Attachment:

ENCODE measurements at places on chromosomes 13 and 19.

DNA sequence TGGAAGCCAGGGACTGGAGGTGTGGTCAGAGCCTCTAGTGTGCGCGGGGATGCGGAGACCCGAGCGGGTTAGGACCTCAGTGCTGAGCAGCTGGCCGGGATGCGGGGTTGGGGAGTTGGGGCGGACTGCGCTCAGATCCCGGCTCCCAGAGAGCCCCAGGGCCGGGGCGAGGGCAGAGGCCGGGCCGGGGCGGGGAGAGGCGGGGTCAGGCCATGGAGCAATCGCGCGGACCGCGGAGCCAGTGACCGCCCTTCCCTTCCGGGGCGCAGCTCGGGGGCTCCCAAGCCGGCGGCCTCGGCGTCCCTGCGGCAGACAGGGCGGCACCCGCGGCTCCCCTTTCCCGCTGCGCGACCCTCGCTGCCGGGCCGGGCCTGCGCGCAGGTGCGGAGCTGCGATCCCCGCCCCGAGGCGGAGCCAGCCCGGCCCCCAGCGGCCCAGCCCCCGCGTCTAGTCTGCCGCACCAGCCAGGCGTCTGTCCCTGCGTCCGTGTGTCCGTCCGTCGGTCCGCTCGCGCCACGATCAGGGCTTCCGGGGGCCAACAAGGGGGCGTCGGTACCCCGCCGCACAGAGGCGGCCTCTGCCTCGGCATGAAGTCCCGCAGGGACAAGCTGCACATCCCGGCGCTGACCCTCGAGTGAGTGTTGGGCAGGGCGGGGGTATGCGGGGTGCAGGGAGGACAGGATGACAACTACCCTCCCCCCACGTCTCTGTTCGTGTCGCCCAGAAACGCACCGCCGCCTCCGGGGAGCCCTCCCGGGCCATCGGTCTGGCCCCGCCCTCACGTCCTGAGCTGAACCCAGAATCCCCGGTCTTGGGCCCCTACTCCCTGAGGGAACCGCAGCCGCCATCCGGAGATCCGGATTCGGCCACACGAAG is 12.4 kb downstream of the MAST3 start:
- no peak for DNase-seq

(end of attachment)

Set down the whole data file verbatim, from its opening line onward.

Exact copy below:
ENCODE measurements at places on chromosomes 13 and 19.

DNA sequence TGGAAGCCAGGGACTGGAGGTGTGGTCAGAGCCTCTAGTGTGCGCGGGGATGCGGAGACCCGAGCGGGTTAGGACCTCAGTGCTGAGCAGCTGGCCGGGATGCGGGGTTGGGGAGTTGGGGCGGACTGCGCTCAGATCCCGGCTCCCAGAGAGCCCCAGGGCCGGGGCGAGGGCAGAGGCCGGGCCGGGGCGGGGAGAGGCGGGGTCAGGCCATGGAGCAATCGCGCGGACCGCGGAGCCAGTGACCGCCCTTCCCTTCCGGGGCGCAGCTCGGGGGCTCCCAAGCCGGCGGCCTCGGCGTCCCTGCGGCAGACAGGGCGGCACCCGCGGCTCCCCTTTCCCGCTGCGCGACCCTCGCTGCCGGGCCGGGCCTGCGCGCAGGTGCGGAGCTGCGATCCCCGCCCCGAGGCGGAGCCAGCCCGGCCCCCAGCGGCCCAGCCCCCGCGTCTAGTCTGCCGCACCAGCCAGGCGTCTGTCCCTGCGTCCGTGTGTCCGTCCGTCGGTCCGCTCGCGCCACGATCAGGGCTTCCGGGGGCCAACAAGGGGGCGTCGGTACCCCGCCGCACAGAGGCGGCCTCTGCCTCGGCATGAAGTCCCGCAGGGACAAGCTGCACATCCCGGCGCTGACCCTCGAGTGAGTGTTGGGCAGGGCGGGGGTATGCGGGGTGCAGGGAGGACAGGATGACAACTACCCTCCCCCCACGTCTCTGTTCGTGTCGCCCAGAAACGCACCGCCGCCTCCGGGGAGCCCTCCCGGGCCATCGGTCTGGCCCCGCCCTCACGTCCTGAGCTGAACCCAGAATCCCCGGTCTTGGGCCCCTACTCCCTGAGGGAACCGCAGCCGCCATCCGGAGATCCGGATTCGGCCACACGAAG is 12.4 kb downstream of the MAST3 start:
- no peak for DNase-seq